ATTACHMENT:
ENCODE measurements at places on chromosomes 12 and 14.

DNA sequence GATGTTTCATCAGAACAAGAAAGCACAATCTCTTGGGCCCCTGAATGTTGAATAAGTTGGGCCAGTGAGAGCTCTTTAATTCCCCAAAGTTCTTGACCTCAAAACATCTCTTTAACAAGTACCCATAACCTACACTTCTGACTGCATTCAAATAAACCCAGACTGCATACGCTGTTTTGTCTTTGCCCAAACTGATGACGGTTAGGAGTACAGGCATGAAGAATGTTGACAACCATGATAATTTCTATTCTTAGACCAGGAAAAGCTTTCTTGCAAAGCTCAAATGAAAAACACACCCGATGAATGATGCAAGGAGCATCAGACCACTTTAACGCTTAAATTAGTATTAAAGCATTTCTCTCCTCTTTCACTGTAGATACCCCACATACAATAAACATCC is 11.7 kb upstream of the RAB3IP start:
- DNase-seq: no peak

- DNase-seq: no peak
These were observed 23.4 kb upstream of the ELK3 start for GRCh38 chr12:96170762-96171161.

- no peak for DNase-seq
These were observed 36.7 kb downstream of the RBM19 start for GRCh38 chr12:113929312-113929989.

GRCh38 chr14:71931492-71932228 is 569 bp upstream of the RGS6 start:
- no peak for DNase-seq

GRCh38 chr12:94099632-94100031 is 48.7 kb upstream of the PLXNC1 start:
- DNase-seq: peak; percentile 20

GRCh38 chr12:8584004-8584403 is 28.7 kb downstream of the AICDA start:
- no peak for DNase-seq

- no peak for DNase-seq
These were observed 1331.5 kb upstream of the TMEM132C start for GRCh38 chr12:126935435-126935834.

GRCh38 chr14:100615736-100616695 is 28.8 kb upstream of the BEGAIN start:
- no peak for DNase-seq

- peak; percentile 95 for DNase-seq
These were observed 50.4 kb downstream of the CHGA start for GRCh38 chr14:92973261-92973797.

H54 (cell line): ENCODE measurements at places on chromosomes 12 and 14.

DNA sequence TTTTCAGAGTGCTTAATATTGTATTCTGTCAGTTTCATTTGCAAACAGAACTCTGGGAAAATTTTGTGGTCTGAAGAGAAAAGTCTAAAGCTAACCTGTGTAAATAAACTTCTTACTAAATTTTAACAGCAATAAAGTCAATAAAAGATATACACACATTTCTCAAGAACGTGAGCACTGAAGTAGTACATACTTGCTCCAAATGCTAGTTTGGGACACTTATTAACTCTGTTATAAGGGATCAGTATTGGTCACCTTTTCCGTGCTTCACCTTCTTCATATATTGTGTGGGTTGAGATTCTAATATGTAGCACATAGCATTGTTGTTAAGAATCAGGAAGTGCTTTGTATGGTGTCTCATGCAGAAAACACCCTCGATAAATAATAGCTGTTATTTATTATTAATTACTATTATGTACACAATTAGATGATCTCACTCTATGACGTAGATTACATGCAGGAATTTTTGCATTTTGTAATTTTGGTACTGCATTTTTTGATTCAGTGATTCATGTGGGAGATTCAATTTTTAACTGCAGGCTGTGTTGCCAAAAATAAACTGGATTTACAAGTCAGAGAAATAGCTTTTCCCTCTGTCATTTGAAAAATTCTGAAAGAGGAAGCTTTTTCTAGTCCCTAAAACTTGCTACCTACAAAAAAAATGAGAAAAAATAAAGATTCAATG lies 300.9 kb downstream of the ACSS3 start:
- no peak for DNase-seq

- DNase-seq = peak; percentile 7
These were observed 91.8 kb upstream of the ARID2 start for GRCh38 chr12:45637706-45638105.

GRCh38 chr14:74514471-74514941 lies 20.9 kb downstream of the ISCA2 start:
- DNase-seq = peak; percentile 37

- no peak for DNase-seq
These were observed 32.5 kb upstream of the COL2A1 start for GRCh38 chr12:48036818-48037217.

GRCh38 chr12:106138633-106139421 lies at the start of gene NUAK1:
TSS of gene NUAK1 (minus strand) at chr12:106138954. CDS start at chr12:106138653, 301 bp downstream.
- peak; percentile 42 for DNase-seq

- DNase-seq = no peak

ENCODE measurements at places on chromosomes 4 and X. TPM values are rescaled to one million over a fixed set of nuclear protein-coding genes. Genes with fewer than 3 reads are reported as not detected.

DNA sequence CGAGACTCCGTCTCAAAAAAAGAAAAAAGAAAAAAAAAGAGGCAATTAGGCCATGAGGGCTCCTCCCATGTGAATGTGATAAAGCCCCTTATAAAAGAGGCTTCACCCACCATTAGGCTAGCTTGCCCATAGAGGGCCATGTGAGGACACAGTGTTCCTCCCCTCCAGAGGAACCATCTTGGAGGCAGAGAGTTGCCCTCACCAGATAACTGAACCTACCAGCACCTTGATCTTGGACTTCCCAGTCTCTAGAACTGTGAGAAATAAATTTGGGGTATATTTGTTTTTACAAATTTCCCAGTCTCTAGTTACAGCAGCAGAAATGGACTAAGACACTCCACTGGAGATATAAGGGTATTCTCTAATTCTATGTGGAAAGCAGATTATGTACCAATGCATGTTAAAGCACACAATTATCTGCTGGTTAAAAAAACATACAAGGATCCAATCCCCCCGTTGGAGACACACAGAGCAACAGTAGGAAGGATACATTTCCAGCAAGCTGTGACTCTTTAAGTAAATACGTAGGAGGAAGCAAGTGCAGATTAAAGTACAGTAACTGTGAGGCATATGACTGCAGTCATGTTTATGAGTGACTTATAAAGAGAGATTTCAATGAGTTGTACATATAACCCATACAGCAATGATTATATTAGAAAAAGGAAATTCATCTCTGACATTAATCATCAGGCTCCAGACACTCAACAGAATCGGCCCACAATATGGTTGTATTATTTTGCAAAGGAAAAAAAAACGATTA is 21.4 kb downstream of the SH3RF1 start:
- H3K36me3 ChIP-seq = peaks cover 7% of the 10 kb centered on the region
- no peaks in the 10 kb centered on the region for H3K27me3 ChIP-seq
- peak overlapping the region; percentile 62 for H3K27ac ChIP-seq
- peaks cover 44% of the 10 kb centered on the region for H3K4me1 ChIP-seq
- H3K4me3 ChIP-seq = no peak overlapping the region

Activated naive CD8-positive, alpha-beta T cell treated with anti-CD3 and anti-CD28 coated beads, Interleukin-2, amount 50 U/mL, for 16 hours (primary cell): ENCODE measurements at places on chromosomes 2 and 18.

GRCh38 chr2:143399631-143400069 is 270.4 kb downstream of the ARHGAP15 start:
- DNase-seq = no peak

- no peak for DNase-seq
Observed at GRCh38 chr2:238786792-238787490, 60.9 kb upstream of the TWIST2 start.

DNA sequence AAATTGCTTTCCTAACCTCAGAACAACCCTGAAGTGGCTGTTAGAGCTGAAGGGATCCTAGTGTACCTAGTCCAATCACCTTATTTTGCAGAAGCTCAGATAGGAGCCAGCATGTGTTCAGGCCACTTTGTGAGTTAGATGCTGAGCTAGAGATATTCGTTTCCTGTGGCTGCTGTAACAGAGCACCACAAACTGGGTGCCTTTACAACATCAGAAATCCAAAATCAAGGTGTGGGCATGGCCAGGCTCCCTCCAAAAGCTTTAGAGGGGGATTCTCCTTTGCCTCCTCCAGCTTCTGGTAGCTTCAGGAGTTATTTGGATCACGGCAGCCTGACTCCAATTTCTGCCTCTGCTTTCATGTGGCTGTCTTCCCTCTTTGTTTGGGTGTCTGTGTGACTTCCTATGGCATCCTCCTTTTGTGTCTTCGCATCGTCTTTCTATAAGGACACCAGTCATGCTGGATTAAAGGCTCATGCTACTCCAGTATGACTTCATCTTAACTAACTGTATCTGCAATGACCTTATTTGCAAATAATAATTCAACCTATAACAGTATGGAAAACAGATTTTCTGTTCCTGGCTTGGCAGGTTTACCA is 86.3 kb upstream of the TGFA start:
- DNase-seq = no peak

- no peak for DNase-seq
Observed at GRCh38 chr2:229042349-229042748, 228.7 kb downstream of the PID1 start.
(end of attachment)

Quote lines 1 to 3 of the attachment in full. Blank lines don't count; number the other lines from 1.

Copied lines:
ENCODE measurements at places on chromosomes 12 and 14.

DNA sequence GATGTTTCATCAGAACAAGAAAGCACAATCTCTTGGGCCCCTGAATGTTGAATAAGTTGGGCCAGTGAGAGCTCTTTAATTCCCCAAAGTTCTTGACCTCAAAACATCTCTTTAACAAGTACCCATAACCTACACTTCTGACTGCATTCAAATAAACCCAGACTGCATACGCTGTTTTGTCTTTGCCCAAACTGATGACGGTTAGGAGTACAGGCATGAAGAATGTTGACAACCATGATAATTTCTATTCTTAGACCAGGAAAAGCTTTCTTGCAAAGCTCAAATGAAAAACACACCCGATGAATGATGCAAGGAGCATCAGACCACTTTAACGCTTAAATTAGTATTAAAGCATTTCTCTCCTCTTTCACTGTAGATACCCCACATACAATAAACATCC is 11.7 kb upstream of the RAB3IP start:
- DNase-seq: no peak